what can too high dosing cause 

harm 

resistance 

24

outline the start SMART then FOCUS diagram 

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25

action of beta lactams 

inhibit cell wall biosynthesis by binding to the enzymes that cross link peptidoglycans 

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26

are beta lactams bacteriostatic or cidal 

bacteriocidal 

27

what is penicillin allergy due to 

degradation product of beta lactams, true allergy exists in <0.05%

28

aztreonam 

  • beta lactam 
  • can be used in penicillin type 1 allergy 
  • active against Gram negative bacteria 
  • used in Gentamicin resistance 

29

how do bacteria develop resistance to beta lactams  

synthesise a beta lactamase, this breaks open the beta lactam ring and inactivates the drug 

eg MRSA 

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30

how can beta lactam resistance be overcome 

ABx are given with a beta lactamase eg clavulanic acid 

31

what are ESBL susceptible to 

carbapenems

32

how can resistance be acquried to an ABx

  • Organism specific rate of mutation, some are hypermutators
  • Random mutations that can be induced by antibiotics
  • Bacterial burden – mutation is more likely if there is a higher bacterial load
  • Efflux pumps

33

what sites are harder for ABx to get to 

in general, tight junctions eg CNS, eyes, prostate 

34

gentamicin toxicity 

kidneys and CNVIII - dizziness and deafness 

- contraindicated in renal problems - can only be given for a max of 24 hours 

35

how long in total can gentamicin be given for 

72 hours 

36

which ABx can cause tendonitis 

quinolones - achilles and extensor knee mechanism?

37

which ABx have anti toxin effects 

clindamycin and linezolid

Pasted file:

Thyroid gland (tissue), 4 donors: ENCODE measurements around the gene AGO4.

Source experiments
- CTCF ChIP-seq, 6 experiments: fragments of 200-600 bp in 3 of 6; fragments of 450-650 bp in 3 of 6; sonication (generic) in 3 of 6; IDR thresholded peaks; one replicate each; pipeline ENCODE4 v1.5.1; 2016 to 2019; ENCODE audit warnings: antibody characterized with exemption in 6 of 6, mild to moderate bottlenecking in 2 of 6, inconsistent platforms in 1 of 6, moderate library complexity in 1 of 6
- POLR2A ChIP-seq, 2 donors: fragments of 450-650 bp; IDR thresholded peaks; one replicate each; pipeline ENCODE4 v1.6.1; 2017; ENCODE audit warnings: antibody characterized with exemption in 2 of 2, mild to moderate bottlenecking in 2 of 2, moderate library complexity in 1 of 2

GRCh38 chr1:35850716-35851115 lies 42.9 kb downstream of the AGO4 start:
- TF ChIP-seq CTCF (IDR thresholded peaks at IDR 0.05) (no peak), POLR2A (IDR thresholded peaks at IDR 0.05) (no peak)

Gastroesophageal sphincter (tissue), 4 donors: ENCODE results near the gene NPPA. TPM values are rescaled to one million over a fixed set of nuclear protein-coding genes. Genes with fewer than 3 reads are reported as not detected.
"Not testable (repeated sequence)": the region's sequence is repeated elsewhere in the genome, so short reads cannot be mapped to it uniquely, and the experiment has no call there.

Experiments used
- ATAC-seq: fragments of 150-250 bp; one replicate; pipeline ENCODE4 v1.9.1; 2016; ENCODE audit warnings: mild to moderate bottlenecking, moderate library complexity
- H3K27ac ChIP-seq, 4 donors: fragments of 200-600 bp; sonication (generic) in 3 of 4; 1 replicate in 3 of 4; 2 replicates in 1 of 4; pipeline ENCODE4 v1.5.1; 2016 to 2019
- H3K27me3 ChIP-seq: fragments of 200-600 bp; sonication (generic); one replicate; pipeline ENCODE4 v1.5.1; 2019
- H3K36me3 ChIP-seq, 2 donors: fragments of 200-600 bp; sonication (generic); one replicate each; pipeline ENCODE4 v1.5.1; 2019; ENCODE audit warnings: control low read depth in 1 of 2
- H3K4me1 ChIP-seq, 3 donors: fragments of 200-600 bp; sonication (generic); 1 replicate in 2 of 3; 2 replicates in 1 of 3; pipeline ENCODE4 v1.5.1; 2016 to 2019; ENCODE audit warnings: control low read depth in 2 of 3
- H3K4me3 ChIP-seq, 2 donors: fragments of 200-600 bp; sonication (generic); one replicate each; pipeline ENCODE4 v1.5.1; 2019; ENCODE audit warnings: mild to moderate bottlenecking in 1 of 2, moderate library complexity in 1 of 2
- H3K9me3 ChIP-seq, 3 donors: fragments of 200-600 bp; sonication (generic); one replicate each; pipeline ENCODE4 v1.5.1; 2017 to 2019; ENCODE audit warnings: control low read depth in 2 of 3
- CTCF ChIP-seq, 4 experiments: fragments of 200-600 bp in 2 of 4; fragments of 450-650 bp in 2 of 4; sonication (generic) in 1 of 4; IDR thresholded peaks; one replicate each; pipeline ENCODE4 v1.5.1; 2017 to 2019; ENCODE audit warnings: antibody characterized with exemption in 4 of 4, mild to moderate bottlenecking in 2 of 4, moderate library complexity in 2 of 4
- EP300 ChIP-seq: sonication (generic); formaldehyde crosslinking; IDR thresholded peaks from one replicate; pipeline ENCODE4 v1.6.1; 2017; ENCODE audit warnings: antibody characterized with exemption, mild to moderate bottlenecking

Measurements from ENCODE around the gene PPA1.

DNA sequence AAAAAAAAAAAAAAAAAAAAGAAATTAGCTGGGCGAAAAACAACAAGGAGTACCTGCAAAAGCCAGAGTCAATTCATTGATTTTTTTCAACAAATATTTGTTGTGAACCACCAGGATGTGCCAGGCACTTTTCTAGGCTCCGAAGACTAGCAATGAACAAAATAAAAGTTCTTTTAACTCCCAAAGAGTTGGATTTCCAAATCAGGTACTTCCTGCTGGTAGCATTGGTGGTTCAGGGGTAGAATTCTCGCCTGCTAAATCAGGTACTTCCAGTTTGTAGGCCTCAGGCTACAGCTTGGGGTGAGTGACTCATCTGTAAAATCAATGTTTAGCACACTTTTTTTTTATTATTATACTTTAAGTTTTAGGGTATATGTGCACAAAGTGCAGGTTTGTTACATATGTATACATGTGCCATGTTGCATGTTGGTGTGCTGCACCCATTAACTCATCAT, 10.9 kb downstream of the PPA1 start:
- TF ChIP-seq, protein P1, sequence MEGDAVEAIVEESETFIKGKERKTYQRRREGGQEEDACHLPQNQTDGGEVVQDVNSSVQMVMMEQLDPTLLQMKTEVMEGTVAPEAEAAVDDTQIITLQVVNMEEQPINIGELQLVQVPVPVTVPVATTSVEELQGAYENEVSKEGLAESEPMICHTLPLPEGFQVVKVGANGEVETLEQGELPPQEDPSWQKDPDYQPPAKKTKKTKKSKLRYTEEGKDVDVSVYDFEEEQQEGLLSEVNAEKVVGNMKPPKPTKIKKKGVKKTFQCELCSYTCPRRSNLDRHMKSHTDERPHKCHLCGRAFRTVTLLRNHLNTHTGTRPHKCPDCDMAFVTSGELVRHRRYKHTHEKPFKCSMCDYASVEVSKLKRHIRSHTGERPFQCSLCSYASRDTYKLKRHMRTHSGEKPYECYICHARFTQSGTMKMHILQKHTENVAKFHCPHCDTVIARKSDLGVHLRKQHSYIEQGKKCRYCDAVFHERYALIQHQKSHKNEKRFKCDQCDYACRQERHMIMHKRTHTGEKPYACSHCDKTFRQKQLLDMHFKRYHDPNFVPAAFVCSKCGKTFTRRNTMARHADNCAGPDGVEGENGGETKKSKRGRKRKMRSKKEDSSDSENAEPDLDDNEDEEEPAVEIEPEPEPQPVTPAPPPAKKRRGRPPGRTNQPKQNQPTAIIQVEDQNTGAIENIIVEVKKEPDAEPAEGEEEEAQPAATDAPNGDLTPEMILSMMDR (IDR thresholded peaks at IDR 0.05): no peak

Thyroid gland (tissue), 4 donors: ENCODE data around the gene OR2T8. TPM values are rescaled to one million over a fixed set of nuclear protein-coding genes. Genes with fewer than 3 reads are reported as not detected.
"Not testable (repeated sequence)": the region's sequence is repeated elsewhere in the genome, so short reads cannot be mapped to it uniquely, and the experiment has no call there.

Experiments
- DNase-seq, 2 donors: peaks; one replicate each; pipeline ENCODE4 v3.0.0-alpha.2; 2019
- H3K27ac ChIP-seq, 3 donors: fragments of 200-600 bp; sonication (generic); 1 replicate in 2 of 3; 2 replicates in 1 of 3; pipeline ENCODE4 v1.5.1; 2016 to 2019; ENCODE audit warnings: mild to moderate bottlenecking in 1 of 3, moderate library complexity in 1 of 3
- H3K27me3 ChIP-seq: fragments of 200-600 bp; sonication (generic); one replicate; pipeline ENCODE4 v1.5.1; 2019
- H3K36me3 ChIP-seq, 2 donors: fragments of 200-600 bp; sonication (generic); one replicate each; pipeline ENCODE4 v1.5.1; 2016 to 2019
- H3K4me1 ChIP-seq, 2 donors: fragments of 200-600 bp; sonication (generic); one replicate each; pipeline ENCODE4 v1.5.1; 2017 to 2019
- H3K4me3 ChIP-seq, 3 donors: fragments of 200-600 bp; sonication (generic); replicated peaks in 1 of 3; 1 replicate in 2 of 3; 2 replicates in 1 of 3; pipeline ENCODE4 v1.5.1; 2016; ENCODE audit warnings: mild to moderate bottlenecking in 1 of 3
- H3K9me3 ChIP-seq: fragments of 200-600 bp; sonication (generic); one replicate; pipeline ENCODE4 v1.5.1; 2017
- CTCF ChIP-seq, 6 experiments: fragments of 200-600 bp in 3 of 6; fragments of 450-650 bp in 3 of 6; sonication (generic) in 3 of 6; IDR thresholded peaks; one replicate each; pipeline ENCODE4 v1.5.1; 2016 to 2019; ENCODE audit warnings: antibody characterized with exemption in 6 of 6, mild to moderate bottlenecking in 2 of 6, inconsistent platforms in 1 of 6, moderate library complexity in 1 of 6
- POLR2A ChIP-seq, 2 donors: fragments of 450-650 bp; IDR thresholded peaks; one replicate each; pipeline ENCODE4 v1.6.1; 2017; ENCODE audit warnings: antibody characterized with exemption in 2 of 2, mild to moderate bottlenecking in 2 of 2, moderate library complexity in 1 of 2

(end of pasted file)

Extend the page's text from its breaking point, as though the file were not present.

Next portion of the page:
38

common adverse effects of ABx

nausea and vomiting 

39

C Diff causing ABx 

  • all ABx carry some risk 
  • 4 C's - Ciprofloxacin (fluoroquinolones), Clindamycin, Cephalosporins (Ceftriaxone) and Co-amoxiclav
  • remember levofloxacin 
  • kill off the normal gut bacteria and allow the overgrowth of C diff 
  • PPIs - reduce the acid produced in the stomach which is normally the first line of defence 

40

does treatment time influence the risk of C diff 

yes - longer treatment 

also hospitalization time 

IC 

41

how long after ABx may C diff occur 

up to 12 weeks 

42

C diff infection 

  • c diff are gram positive, spore forming, anaerobic rods that produce toxins A and B 
  • toxin A in an enterotoxin and toxin B causes bloody diarrhoea 
  • these cause an inflammatory response in the large intestine that leads to increased vascular permeability and pseudomembrane formation 

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43

clinical features of C diff infection  

range from mild diarrhoea to profuse, watery, haemorrhagic colitis 

abdominal pain and vomiting 

44

who tends to get C diff infections 

elderly women 

45

investigation of C diff 

stool toxin 

46

management of C diff infection 

mild: oral metronidazole 

severe: oral vancomycin ± IV meronidazole 

47

coverage of MRSA 

vancomycin - gram positive